Others believe that the current president’s indecisiveness and the army’s cowardice might have more to do with the Houthi’s success: “The options before the international community are now limited. Houthis are defiant, and their leader has said that they are ready to face any measures by the UN Security Council. The seizure of the palace also shows that President Hadi’s forces are too weak to confront the rebels, which means Houthis have attained an almost unassailable position....The country will plunge into a broader sectarian conflict and it will complicate American efforts to combat Al Qaeda’s Yemeni affiliate, long considered the most dangerous branch of the terror network....President Hadi, who took office in 2012 under a UN- and Gulf-backed peace plan, must share the blame for his downfall. He is known as a hesitant leader who failed to impose his authority after three turbulent years in power.”
The deterioration of the security situation in Yemen is also putting the Jewish population in the country at risk. According to the Jerusalem Post’s Sam Sokol, Yemen’s Jews have been under siege for the better part of the last decade: “The takeover of the Yemenite capital of Sanaa by Houthi rebels may put the country’s Jewish community at risk given the Shi’ite group’s track record....Sanaa’s Jewish community lives in a guarded district under the protection of the central government, after fleeing to the capital from the town of Saada following Houthis threats in 2007....The Houthi logo features the phrases ‘Death to Israel’ and ‘Damn the Jews.’... Anti-Semitic violence has been a growing problem since the 2011 ouster of President Ali Abdullah Saleh. More than 150 Jews moved to Israel between 2009 and 2013, their travels coordinated by the Jewish Agency and the Israel’s Interior, Foreign, and Immigration and Absorption ministries.”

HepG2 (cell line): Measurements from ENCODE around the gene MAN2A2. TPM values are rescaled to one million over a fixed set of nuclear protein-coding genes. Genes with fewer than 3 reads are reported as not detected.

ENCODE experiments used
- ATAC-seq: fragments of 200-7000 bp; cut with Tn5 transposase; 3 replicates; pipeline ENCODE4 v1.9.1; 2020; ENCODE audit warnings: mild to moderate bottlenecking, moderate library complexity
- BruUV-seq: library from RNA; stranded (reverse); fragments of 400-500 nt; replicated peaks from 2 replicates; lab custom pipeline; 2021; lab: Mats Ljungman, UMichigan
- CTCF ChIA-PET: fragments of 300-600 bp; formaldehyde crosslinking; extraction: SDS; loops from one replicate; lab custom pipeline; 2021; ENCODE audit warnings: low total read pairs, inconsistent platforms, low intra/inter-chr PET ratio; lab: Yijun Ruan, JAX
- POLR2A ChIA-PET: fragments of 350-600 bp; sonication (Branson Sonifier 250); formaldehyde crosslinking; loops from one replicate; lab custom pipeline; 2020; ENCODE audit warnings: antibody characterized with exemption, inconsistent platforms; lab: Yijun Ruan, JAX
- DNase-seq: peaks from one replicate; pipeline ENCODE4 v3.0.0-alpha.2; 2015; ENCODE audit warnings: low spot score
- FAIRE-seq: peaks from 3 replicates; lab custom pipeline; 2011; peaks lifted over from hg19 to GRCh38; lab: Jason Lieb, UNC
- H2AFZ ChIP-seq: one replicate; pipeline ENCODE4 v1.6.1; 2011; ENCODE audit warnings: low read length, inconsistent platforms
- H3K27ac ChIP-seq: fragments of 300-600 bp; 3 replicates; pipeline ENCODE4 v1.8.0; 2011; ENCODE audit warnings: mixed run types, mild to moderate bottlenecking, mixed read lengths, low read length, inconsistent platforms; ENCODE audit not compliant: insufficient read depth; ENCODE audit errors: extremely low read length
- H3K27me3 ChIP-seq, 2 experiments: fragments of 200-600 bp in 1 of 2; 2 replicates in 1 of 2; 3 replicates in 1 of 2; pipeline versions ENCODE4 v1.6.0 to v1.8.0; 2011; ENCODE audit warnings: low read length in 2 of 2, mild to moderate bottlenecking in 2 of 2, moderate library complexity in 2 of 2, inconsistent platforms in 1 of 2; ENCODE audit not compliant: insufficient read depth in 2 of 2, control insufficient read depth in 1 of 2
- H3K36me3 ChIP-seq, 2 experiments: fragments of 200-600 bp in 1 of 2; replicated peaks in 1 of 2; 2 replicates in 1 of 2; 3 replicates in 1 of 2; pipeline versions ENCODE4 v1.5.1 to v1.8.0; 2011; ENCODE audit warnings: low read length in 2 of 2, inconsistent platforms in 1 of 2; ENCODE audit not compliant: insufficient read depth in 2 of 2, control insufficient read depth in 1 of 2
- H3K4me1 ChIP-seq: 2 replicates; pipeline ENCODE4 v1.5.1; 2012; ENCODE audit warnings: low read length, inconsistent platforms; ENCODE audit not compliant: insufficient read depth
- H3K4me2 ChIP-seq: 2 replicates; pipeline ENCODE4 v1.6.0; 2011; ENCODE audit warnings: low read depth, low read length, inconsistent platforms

In the face of such insecurity, many Yemenis and outside observers fear the ‘Somalization’ of the country. It is against this background that The Peninsula’s editorial makes a call for unity among all the mainstream political forces: “Events in Yemen have become unpredictable and everyone is convinced that this country is heading fast towards failure or Somalisation. The state’s public institutions are collapsing, the president has resigned, armed groups have invaded the presidential palace, the military is divided and there is no authority at all in the country....All Yemeni groups must unite behind a legitimate government to defend the gains, and should not allow smaller parties to kidnap the country, destroy its future and expose it to regional and international conspiracies, war and chaos. The international community must also work to stop the country from destroying what remains, and prevent instability in a region which day after day is becoming worse!”
A similar call for unity is made by the Gulf Cooperation Council, which after condemning the Houthi takeover, reemphasized the organization’s commitment to Yemen: “The GCC stand is very clear: Yemen’s security is an integral part of the GCC national security and Yemen’s stability and unity is a top priority for the GCC countries. Hence, the GCC would take the required measures to protect its member states’ security, stability and vital interests in Yemen. All the parties and political forces should put the interest of Yemen top of priority, work to complete the implementation of the political process and avoid Yemen sliding further into chaos and violence, including increasing the suffering of the Yemeni people. No one should be allowed to pose a threat to peace and security in the region.”